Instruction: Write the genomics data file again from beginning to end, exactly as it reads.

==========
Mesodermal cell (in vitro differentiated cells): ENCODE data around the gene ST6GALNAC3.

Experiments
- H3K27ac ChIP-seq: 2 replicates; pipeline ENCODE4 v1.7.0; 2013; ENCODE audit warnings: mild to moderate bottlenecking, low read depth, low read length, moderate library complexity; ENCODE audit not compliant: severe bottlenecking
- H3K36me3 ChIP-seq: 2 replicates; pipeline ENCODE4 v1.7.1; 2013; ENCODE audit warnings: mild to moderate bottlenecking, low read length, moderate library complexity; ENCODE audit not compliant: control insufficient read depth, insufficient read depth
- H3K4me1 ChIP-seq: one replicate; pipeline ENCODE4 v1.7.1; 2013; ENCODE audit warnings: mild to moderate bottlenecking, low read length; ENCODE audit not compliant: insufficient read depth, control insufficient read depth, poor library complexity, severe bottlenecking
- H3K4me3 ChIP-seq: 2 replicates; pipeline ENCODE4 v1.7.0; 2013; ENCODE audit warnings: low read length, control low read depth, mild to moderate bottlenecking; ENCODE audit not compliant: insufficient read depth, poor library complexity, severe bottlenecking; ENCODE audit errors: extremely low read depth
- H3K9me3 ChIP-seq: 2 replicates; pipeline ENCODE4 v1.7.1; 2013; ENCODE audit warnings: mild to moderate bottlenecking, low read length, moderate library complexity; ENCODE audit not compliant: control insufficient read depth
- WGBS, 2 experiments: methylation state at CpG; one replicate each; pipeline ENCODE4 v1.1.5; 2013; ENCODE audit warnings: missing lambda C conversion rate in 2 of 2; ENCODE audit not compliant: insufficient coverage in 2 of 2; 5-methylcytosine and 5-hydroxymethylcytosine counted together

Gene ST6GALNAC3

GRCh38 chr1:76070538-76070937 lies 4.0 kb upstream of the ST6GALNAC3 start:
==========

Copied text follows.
Mesodermal cell (in vitro differentiated cells): ENCODE data around the gene ST6GALNAC3.

Experiments
- H3K27ac ChIP-seq: 2 replicates; pipeline ENCODE4 v1.7.0; 2013; ENCODE audit warnings: mild to moderate bottlenecking, low read depth, low read length, moderate library complexity; ENCODE audit not compliant: severe bottlenecking
- H3K36me3 ChIP-seq: 2 replicates; pipeline ENCODE4 v1.7.1; 2013; ENCODE audit warnings: mild to moderate bottlenecking, low read length, moderate library complexity; ENCODE audit not compliant: control insufficient read depth, insufficient read depth
- H3K4me1 ChIP-seq: one replicate; pipeline ENCODE4 v1.7.1; 2013; ENCODE audit warnings: mild to moderate bottlenecking, low read length; ENCODE audit not compliant: insufficient read depth, control insufficient read depth, poor library complexity, severe bottlenecking
- H3K4me3 ChIP-seq: 2 replicates; pipeline ENCODE4 v1.7.0; 2013; ENCODE audit warnings: low read length, control low read depth, mild to moderate bottlenecking; ENCODE audit not compliant: insufficient read depth, poor library complexity, severe bottlenecking; ENCODE audit errors: extremely low read depth
- H3K9me3 ChIP-seq: 2 replicates; pipeline ENCODE4 v1.7.1; 2013; ENCODE audit warnings: mild to moderate bottlenecking, low read length, moderate library complexity; ENCODE audit not compliant: control insufficient read depth
- WGBS, 2 experiments: methylation state at CpG; one replicate each; pipeline ENCODE4 v1.1.5; 2013; ENCODE audit warnings: missing lambda C conversion rate in 2 of 2; ENCODE audit not compliant: insufficient coverage in 2 of 2; 5-methylcytosine and 5-hydroxymethylcytosine counted together

Gene ST6GALNAC3

GRCh38 chr1:76070538-76070937 lies 4.0 kb upstream of the ST6GALNAC3 start: